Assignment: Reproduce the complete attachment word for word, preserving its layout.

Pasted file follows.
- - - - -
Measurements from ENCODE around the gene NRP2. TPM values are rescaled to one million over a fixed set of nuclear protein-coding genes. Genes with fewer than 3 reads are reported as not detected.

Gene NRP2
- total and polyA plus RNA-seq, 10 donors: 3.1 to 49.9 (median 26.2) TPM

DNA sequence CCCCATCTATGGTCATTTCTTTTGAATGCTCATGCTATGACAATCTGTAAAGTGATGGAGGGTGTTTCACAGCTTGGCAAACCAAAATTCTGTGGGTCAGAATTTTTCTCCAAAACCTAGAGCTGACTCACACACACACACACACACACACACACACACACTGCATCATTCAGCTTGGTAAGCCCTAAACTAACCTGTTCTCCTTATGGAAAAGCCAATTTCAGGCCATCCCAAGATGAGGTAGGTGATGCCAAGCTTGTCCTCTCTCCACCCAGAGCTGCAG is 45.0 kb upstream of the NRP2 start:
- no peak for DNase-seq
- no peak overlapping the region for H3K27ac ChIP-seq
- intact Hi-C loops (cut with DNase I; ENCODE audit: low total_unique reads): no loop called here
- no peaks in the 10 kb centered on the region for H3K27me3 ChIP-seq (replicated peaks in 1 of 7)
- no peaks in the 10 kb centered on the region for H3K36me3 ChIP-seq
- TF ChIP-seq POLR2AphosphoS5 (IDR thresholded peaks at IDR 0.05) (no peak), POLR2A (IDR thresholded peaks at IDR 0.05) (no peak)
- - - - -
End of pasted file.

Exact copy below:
Measurements from ENCODE around the gene NRP2. TPM values are rescaled to one million over a fixed set of nuclear protein-coding genes. Genes with fewer than 3 reads are reported as not detected.

Gene NRP2
- total and polyA plus RNA-seq, 10 donors: 3.1 to 49.9 (median 26.2) TPM

DNA sequence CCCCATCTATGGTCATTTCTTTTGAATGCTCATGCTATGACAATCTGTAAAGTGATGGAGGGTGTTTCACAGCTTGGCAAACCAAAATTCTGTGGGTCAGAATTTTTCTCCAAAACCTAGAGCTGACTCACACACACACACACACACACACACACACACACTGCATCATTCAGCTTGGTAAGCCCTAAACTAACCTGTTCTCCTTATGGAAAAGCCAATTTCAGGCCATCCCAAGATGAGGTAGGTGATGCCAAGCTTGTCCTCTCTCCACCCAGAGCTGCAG is 45.0 kb upstream of the NRP2 start:
- no peak for DNase-seq
- no peak overlapping the region for H3K27ac ChIP-seq
- intact Hi-C loops (cut with DNase I; ENCODE audit: low total_unique reads): no loop called here
- no peaks in the 10 kb centered on the region for H3K27me3 ChIP-seq (replicated peaks in 1 of 7)
- no peaks in the 10 kb centered on the region for H3K36me3 ChIP-seq
- TF ChIP-seq POLR2AphosphoS5 (IDR thresholded peaks at IDR 0.05) (no peak), POLR2A (IDR thresholded peaks at IDR 0.05) (no peak)